A message from disaster response expert Professor Lucy Easthope

My talk to the RCGP annual conference in October 2023 has felt like one of my most important and special of a very busy year. Fully articulating the scale of the disaster wrought by the pandemic, and a number of other factors, can be both devastating and empowering to an audience. I have never felt that more than when I spoke to College members.

General practice has always been the front line of community response in times of extremes. This time would be harder than ever. How you deliver and what you deliver is changing at a pace that feels terrifying, and a relationship that was so crucial between you and patient, feels fractured and uncertain. This is life in disaster. You, your practice, your receptionist, are one of the few times the scared, uncertain, lied-to communities get to interact directly with lantern bearers. You carry the torch in a community and say proudly, through your actions and through keeping a light on in the practice: "We will get you through."

Pursuing what we need

One of the many myths that we were sold in the pandemic was that it would be a short event, which would be brought to both a natural and political end. That is not what disasters do. They don’t end. We learn instead to live again alongside their consequences, and that’s the most important message I can give you as another year ends. It is time to articulate loudly and without fear what you need, and what your communities need to survive this.

I planned for the health consequences of a pandemic for twenty years: the missed diagnoses, the post-viral disease, the waiting lists. The excess deaths – many of which were theoretically preventable if times had been easier – leaving bereaved families angry with the first clinician they see as they process the grief, which is you. Your staff training in 2024 needs to focus in on this change, sharing with colleagues the disaster recovery literature that I shared with you, the accelerating slump as relationships fracture.

You also need to adjust to “combat levels of self care” as I outlined in my talk. A lot of my articles focus in on the practicalities of that suggestion. Pivot to the idea that you are disaster responders, and work accordingly. Your physical spaces need to say that too – I write a lot about the ‘lifescapes’ of communities after disaster, and your buildings are at the heart of that. They have become places which convey fear and dark times. It sounds a small thing, but trust me that it's fundamental. Plant up some planters, reinstate the ‘healthy eating’ displays. Try to send a message to your patients, your people, that there is some hope.

Moving forward into 2024

The type of hope that I see in aftermath is always fragile and fleeting, but it is also pure and miraculous. Seek it out. When your team has a win, celebrate it. If I know my recovery graphs at all, then 2024 will be a year of energizing and frenetic change. As societies attempt to come back from disaster, the speed of innovation can be dizzying and also feel very wrong. It can feel like forgetting. It can also leave staff and patients, morally injured and burnt out, feeling left behind. Help them.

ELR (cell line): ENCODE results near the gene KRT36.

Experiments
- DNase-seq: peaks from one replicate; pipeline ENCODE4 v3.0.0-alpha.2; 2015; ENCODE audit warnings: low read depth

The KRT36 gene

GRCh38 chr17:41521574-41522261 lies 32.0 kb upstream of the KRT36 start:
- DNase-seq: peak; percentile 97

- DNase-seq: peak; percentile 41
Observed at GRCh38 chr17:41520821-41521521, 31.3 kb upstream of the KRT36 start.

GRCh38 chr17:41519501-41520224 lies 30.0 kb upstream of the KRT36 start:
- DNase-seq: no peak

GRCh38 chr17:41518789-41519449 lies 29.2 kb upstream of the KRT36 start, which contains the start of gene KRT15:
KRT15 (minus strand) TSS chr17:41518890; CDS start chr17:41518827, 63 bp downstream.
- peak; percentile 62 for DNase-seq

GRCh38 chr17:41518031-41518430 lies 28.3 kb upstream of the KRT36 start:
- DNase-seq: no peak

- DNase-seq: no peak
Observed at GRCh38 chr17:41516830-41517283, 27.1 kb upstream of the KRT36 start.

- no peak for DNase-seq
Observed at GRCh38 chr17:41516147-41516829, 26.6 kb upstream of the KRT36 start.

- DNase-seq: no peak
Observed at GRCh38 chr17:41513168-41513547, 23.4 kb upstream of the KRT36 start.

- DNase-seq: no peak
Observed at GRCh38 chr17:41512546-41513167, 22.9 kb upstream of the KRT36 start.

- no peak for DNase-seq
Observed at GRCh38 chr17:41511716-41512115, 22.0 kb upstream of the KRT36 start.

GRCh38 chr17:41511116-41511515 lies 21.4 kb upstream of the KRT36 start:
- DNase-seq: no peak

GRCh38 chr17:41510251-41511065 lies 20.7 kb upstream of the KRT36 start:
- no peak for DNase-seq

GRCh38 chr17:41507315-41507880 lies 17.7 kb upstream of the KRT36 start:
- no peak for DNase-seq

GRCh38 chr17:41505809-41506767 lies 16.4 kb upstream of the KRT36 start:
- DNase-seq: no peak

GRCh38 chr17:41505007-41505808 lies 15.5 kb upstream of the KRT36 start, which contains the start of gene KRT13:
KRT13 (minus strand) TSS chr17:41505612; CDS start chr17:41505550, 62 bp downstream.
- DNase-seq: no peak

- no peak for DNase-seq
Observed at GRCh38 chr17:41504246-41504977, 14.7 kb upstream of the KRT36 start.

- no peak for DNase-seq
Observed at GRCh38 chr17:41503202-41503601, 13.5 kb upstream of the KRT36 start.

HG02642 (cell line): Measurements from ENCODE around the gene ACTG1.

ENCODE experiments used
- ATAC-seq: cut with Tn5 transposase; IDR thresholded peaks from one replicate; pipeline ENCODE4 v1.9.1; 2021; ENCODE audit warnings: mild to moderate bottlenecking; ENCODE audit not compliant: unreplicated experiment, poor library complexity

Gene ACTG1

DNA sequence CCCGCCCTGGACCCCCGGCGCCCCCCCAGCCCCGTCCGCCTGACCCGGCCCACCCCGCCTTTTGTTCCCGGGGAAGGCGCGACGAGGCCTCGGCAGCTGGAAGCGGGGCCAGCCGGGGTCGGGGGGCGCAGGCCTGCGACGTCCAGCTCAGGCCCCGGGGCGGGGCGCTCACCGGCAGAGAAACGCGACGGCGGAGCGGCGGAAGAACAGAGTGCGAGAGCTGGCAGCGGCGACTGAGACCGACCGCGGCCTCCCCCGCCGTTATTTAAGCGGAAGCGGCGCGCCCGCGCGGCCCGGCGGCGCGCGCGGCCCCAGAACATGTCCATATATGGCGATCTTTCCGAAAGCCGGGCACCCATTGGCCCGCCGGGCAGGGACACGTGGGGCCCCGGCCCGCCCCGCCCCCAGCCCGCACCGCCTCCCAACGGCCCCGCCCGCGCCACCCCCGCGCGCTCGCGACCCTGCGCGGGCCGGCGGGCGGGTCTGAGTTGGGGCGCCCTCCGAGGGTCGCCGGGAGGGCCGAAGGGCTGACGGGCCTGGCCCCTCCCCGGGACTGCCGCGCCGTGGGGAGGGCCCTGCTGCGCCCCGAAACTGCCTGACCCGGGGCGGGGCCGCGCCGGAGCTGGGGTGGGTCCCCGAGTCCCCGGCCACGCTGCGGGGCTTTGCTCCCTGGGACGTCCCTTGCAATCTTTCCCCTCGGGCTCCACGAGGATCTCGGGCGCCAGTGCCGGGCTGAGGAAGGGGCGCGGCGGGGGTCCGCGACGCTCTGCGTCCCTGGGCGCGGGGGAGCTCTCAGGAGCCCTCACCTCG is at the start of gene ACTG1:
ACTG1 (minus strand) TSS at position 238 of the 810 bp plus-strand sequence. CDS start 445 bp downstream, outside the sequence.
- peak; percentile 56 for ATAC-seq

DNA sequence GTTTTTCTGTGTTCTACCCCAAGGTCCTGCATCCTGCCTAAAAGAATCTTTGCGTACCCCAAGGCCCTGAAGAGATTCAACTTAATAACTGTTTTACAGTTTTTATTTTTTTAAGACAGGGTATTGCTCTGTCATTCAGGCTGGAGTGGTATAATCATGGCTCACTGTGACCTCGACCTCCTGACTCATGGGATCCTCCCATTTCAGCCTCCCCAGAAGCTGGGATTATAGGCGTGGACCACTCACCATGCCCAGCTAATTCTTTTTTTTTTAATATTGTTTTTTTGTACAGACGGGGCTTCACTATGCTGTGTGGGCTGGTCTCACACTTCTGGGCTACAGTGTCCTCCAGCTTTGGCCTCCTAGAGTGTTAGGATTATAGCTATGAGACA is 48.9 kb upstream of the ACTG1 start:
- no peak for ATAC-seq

Disaster planners like me work with the concept of the reasonable worst case scenario, which means we tell it like it is. I am not going to risk your wrath by suggesting that you use this very, very brief Christmas respite to rest or regroup. But at least try to do something nice for yourself and prioritise your own health a little.

I understand only too well the scale of the challenges you face this winter and in the months ahead. I will be there with you as we head into 2024. I see what you do, perhaps more than most. Use this brief moment to pause and remember that what you do makes a difference. Know that your hidden work, the bricolage that gets a community through, is seen by many of us. 

From one disaster responder to another: thank you for it all, and happy Christmas!

Resources in disaster recovery

About the writers

Professor Lucy Easthope smiling

Professor Lucy Easthope

Professor in Practice of Risk and Hazard at the University of Durham

Professor Lucy Easthope is the country’s leading authority on recovering from disaster. For over two decades she has challenged others to think differently about what comes next, after tragic events. She is known globally for her work and holds research positions in the UK and New Zealand. Her book When The Dust Settles: Stories of Love, Loss and Hope from an Expert in Disaster was released in March 2022 and was a Sunday Times bestseller.